But her most unlikely success was achieved with a song that was more than sixty years old, and performed so often that few would expect it had any new secrets to share. But at Blues Alley that night, Cassidy decided to sing “Over the Rainbow” from the 1939 film The Wizard of Oz. Once again, this is the last thing you would do if you were aiming for a hit pop record in the digital age, but Cassidy picked songs because she loved them, not because they matched the items on an A&R executive’s check list.

Like me, Cassidy had heard this song every year as a child, when The Wizard of Oz was broadcast as an annual ritual on network television.  She had performed it previously at a high-profile Washington DC music award show and left the audience stunned. “When she came out, I was just worried, you know, the audience was milling around and talking,” the show’s promoter Mike Schreibman later recalled. Eva’s father said that he heard someone remark: “Don’t tell me that little girl is going to try ‘Over the Rainbow’ on THIS crowd.” But they had never heard it sung like this before. “When she started to sing, they just… stopped,” Schreibman continues. “So many times I’ve heard since then, that was the first time they heard her, and how great she was. Ron Holloway said that he was on the way out the door but when he heard Eva he came back in.”

So at Blues Alley, with the recording equipment that her cashed-out pension had hired capturing this one night of music, she decided to sing it again, accompanying herself on guitar. And this performance, also preserved on film, did more than anything to catapult her to fame.

It didn’t happen until five years after Cassidy’s death. The track got some airplay. The video found its way on to a high-profile BBC show, Top of the Pops 2—and then, against all odds, became the most requested video in the show’s history. We’re talking about an amateur camcorder film, one that the network had been reluctant to broadcast even the first time.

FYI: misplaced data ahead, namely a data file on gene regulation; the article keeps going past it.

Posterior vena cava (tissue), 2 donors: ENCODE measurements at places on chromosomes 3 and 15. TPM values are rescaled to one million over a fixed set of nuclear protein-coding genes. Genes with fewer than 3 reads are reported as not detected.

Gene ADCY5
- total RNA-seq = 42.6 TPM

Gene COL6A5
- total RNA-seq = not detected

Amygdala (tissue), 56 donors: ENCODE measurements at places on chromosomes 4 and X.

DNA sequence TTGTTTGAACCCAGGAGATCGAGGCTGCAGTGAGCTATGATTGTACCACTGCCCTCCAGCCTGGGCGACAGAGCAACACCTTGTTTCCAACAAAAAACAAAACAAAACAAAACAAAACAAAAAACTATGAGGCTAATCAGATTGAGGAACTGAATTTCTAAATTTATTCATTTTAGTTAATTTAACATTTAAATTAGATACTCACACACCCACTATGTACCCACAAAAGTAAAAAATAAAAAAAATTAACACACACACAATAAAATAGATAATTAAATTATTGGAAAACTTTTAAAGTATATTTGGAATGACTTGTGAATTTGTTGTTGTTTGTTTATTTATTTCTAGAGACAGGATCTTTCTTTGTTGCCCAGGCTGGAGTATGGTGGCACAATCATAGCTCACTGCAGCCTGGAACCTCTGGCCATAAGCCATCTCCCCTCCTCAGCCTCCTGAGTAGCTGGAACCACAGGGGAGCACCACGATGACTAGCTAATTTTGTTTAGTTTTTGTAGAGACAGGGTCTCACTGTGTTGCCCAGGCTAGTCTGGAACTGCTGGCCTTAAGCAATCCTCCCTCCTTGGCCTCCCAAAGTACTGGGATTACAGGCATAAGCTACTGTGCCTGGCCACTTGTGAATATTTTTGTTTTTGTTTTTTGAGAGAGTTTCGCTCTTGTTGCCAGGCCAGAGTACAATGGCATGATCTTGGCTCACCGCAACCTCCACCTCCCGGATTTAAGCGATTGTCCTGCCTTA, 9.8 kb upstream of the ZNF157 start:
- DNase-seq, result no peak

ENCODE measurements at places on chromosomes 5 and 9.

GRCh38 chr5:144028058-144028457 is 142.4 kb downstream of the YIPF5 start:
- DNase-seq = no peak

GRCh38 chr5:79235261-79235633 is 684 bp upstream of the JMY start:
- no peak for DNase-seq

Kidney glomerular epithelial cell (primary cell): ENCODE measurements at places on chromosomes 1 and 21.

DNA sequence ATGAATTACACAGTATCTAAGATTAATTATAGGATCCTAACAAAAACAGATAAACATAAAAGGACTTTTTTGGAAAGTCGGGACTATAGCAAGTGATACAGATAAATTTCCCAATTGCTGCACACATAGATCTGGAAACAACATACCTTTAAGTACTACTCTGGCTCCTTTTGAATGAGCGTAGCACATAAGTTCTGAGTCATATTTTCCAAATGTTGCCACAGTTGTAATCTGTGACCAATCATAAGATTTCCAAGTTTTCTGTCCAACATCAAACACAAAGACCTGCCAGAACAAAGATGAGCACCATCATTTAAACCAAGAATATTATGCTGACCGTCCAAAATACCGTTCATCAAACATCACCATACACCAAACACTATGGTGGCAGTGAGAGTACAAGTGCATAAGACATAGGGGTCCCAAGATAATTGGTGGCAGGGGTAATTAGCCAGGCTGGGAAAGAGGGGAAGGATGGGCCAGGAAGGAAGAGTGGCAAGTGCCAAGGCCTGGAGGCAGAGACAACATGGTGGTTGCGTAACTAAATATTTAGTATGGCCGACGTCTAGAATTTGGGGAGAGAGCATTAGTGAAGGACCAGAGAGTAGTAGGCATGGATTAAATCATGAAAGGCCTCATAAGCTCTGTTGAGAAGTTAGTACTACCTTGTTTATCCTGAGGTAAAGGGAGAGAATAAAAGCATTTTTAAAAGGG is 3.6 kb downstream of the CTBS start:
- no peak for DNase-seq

Her album rose to number one on the UK charts. And in Ireland too. It started selling in the US, and then selling more, and soon going platinum. Cassidy was now enjoying hit records in Germany, Australia, Sweden, Switzerland, and other countries. It looked like the biggest new singer of the 21st century was someone who had died before the new millennium had even begun.

How can you watch this poignant video, and not think of that place beyond the rainbow as the fame she never tasted, the successes she never knew about because they happened too late, or the years and decades robbed from her by illness—and just a month after the Blues Alley gig, doctors told her that the cancer was terminal.

But in a way she did achieve that somewhere over the rainbow—that place where, as the lyrics promise, “the dreams you dare to dream come true.” Her songs have given her the kind of immortality that Shakespeare and Villon and the poets have written about, and which only art confers. We benefit from it, even if she didn’t. And still do after twenty-five years.  I just wish she was here to see how it all turned out.


Here’s a link to my Qobuz playlist of music by Eva Cassidy.